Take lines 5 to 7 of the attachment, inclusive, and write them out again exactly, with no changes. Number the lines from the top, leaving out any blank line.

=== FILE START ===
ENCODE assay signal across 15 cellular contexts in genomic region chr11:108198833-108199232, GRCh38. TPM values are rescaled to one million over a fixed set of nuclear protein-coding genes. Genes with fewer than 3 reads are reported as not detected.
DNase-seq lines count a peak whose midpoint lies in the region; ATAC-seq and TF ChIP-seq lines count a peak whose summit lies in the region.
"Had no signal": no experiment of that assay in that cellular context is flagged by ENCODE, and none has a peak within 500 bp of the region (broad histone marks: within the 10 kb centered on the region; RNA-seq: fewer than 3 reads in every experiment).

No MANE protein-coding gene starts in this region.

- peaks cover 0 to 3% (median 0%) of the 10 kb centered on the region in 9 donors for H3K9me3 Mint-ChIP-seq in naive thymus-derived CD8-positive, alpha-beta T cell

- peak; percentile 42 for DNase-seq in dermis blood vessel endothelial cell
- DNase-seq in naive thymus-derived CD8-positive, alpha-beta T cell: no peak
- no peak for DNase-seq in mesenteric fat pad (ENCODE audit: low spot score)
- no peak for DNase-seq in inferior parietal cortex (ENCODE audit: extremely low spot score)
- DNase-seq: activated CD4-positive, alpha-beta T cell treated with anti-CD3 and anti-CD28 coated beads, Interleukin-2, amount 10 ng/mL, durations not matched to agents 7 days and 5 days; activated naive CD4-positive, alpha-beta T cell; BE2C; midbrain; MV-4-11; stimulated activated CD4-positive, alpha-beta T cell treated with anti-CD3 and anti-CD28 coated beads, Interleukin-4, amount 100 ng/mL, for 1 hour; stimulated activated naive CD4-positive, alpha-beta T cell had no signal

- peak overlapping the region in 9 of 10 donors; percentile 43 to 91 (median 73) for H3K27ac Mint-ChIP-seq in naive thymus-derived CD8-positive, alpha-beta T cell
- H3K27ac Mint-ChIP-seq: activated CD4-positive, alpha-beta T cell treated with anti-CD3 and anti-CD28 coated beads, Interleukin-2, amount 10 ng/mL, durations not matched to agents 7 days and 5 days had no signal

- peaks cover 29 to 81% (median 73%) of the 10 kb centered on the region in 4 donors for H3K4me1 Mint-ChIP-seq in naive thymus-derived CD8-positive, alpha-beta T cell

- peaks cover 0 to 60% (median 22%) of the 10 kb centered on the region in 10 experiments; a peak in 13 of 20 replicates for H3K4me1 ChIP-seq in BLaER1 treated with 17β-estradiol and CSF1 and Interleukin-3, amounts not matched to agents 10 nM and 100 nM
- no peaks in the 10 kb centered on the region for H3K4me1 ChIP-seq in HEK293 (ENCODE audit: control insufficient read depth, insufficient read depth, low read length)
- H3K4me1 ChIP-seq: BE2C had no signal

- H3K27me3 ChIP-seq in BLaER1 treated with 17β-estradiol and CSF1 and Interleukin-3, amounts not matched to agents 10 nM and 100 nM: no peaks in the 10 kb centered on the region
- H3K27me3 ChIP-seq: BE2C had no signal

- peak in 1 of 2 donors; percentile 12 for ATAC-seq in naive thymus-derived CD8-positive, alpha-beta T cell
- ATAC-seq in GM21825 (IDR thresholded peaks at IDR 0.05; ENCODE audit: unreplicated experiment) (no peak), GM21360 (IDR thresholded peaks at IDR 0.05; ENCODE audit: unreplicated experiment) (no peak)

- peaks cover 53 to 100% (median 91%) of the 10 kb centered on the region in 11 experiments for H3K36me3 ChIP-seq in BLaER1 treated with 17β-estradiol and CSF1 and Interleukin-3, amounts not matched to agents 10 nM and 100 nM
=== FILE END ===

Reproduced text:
- peaks cover 0 to 3% (median 0%) of the 10 kb centered on the region in 9 donors for H3K9me3 Mint-ChIP-seq in naive thymus-derived CD8-positive, alpha-beta T cell

- peak; percentile 42 for DNase-seq in dermis blood vessel endothelial cell
- DNase-seq in naive thymus-derived CD8-positive, alpha-beta T cell: no peak